Another of those political-historical things. Move along, oh lovers of tech stuff. (That's the 1966
Buick Chevy Impala to the left.)
It disturbs me when people ignore history, even the history they themselves have seen. Like Brit Hume today saying "let's move on" about the Cheney shooting and having no one respond "but Monica Lewinsky wasn't even shot."
I guess I expect this kind of willful ignorance out of the Stalinists who profane themselves "conservatives." It upsets me when liberals, who should know better, do it.
So let's set the wayback to 1966, an equivalent time for the conservative movement to 2006.
There were, in fact, three political parties at that time:
- The ruling Democrats, having (they thought) put Civil Rights behind them, were running the military-industrial complex in Vietnam and the War on Poverty in America's cities. Despite growing opposition to the War, despite rising urban anger, their hold on power seemed secure.
- The Washington Republicans were trying to accommodate the majority while keeping some distance, triangulating as they'd done under Eisenhower, led by Everett Dirksen and Gerald Ford. Their strategy was to seem a reasonable alternative, with candidates like Chuck Percy and Edmund Brooke to run alongside the Rockefeller brothers.
- Then there were the Goldwater Republicans, the true conservatives. They weren't heard in Washington, they didn't appear on TV chat shows, and their views were totally unrepresented in the media. What they most wanted was for the party to fight for their principles.
The Goldwaterites hated the establishment party. In New York they had formed their own splinter group, the Conservative Party, to challenge Rockefeller, and would run a no-hoper named Dr. Paul Adams for Governor. Ronald Reagan was still known as an actor, planning a quixotic campaign against popular Democrat Edmund Brown. The vaunted "southern strategy" would get its first test in Georgia, and fail, with Bo Calloway losing to an avowed racist, Lester Maddox. Only on the fringes of the south - Virginia, Kentucky, Florida - were Republicans achieving any real success, and even in the Mountain West powerful Democrats like Frank Church were the norm, Goldwater, it seemed, was an anomoly.
In early 1966, all this was conventional wisdom. Conservatives were busy recruiting millionaires on which to center their movement, creating their own alternative universe of interest groups. They were, for the most part, out of sight and out of mind. Real conservatives were considered unelectable.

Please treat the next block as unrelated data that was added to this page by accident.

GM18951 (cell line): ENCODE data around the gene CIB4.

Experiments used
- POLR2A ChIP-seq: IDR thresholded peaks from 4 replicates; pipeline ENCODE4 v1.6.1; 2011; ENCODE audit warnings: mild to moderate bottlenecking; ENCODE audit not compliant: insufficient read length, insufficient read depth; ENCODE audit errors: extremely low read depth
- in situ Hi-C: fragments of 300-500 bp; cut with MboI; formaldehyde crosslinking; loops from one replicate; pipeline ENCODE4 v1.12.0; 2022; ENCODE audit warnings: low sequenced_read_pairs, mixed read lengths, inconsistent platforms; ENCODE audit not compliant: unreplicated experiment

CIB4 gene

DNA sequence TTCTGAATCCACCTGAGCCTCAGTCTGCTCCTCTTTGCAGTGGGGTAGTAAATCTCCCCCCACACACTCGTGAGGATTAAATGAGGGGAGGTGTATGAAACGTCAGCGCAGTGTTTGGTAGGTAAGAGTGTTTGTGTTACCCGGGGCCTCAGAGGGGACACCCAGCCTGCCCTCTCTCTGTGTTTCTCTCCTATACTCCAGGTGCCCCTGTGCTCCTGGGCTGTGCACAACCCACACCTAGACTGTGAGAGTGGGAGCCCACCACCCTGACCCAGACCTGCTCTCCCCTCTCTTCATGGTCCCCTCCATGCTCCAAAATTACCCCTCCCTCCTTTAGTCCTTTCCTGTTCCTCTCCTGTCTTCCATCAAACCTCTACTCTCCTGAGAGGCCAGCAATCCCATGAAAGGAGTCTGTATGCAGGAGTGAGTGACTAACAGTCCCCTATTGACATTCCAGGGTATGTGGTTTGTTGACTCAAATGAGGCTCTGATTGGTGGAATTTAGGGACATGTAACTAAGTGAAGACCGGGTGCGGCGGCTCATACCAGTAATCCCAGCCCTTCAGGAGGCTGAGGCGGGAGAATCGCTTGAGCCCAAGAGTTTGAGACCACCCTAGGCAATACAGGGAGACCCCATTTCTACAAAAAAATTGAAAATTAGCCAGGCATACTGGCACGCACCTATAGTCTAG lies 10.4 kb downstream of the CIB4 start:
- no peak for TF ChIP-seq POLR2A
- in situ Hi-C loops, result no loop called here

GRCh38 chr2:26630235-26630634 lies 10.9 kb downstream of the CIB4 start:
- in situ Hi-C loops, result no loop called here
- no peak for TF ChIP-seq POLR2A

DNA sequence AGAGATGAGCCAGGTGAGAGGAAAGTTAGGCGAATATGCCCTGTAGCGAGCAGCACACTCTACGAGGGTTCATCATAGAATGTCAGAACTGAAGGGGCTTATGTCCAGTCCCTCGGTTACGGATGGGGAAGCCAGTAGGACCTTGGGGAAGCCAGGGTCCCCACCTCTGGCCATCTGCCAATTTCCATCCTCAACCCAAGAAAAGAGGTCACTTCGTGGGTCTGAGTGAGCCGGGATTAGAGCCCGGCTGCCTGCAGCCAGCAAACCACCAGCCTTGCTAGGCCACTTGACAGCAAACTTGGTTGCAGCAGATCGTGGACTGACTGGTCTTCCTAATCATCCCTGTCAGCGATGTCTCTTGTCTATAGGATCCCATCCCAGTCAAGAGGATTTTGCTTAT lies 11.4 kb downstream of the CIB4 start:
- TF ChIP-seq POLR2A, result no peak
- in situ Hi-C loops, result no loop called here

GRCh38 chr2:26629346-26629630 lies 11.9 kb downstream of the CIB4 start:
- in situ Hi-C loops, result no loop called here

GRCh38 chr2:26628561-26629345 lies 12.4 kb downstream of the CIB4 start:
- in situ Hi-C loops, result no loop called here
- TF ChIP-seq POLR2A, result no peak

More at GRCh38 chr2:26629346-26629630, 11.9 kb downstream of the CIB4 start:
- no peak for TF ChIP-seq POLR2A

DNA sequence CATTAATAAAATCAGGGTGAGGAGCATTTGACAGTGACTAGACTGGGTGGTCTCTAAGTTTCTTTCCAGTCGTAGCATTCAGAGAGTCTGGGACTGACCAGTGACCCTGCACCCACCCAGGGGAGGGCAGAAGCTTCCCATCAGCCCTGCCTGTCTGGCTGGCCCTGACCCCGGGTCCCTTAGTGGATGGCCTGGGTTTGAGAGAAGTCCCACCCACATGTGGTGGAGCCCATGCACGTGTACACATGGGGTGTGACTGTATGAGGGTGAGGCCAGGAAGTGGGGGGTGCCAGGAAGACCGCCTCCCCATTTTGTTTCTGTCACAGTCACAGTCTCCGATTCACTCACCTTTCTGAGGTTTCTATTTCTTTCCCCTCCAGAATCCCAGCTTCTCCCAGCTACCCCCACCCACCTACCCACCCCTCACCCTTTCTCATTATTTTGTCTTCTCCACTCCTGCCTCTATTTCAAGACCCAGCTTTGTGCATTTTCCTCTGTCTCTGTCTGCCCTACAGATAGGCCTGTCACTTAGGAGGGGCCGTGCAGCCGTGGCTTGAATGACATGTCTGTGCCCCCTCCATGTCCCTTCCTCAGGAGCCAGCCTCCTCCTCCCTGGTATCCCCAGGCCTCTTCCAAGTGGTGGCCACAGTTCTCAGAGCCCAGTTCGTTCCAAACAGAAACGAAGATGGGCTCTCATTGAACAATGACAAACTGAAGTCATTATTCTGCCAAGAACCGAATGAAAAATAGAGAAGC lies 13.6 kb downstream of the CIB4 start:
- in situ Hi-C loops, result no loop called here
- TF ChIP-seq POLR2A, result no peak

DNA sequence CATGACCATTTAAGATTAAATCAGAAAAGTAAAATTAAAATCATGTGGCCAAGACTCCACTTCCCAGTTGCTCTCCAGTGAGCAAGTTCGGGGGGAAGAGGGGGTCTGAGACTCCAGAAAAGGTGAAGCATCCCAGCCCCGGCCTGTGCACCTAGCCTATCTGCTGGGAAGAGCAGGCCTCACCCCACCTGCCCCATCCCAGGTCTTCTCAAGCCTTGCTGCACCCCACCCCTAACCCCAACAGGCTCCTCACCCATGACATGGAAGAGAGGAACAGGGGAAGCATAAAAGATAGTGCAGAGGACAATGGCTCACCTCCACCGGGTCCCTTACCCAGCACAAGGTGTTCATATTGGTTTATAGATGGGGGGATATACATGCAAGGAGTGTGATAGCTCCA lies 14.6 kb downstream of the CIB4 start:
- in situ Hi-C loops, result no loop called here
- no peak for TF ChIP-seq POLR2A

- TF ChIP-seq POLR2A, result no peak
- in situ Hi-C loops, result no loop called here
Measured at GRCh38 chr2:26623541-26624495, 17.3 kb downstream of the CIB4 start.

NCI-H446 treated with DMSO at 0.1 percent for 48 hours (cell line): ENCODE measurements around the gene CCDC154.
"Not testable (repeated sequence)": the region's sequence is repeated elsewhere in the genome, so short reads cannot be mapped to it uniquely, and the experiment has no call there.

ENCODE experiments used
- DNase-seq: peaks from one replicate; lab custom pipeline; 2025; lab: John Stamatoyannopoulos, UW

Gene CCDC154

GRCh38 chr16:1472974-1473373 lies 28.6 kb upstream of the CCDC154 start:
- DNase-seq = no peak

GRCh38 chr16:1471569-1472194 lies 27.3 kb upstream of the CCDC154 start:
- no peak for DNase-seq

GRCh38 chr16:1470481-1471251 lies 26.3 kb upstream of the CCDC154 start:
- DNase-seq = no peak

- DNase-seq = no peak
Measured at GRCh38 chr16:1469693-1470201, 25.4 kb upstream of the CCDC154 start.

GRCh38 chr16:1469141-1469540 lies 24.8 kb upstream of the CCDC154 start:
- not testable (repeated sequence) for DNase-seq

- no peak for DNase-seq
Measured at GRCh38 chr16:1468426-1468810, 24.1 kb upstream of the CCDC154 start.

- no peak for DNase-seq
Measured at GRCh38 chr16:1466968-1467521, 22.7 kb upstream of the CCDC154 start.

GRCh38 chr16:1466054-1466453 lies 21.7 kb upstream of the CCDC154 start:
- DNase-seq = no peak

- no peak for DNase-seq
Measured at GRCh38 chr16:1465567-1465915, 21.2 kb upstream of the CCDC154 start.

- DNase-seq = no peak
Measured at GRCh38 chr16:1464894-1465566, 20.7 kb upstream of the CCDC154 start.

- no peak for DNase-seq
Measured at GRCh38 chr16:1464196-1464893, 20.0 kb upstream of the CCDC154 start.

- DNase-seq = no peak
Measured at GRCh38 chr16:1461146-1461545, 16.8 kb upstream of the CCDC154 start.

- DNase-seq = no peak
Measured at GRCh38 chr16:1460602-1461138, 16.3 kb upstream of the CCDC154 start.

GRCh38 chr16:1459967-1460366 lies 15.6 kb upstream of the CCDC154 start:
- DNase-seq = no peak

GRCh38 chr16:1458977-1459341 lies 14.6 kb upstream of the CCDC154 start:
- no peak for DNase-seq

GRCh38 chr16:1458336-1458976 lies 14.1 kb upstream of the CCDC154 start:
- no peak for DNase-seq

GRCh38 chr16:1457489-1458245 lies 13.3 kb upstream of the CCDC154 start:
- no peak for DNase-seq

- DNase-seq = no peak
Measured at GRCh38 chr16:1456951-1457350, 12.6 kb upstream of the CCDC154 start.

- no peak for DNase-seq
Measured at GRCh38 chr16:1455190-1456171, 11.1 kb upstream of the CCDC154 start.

Look at the photo again, a Time Magazine cover showing the "victorious Republicans" of 1966. Only one in the six is a conservative, Reagan. The others are Brooke, Percy, Rockefeller, George Romney, and Mark Hatfield. Unfair? Maybe. But typical.
I mention all this after reading literally dozens of posts at liberal blogs discussing the "failure of the netroots" to win elections, and the crowing of Washington Democrats (along with their press correspondents) that the only way to win is by not seeming "too radical," not disagreeing too forcefully with the ruling party, not asking too many questions.
So here’s a fact to chew on.
Political revolutions don't happen in Washington. They don't happen in the media. They're not televised. They are always built from the ground-up, emerging seemingly out of nowhere, suddenly, out of pain that they seize as opportunity.
Even the 1966 revolution was not seen, at first, for what it was. The cover of Time after that election showed Reagan victorious, yes. But it also showed Brooke, and Percy, and George Romney. The debate between Washington Republicans and Movement Republicans would go on for some time, would be compromised in the Nixon nomination of 1968, and Nixon's own record in office would be marked by real liberal achievements - the EPA, Roe vs. Wade, Title IX.
In 1966 the media was still saying we could "not afford to lose" in Vietnam, and nearly everyone had to bow before that reality before being given air-time. Liberalism was treated as a state religion, and those who called themselves conservatives were apostate. Yet, in millions of American living rooms, the men and women of the Greatest Generation were undergoing their own sea change. Challeged by their children, feeling threatened by liberal demands, they were shifting their political allegiances. And once their children put down their bong pipes, these new political assumptions would become theirs, too. Despite Jimmy Carter, despite Bill Clinton, the change that overtook members of the Sinatra "rat pack" in the 1960s are still the political assumptions we live by, 40 years later.
There are no guarantees in any of this. Fears of stolen elections, a creeping police state, may prove true. American democracy is, and always was, terribly fragile. The power of fear to cause knees to jerk should not be underestimated. Nor should the power of media.
But history shows generations end, that people change, that crises lead to new coalitions, and that America is always capable of renewing itself. So it has been, and so long as this is really America so I think will it ever be.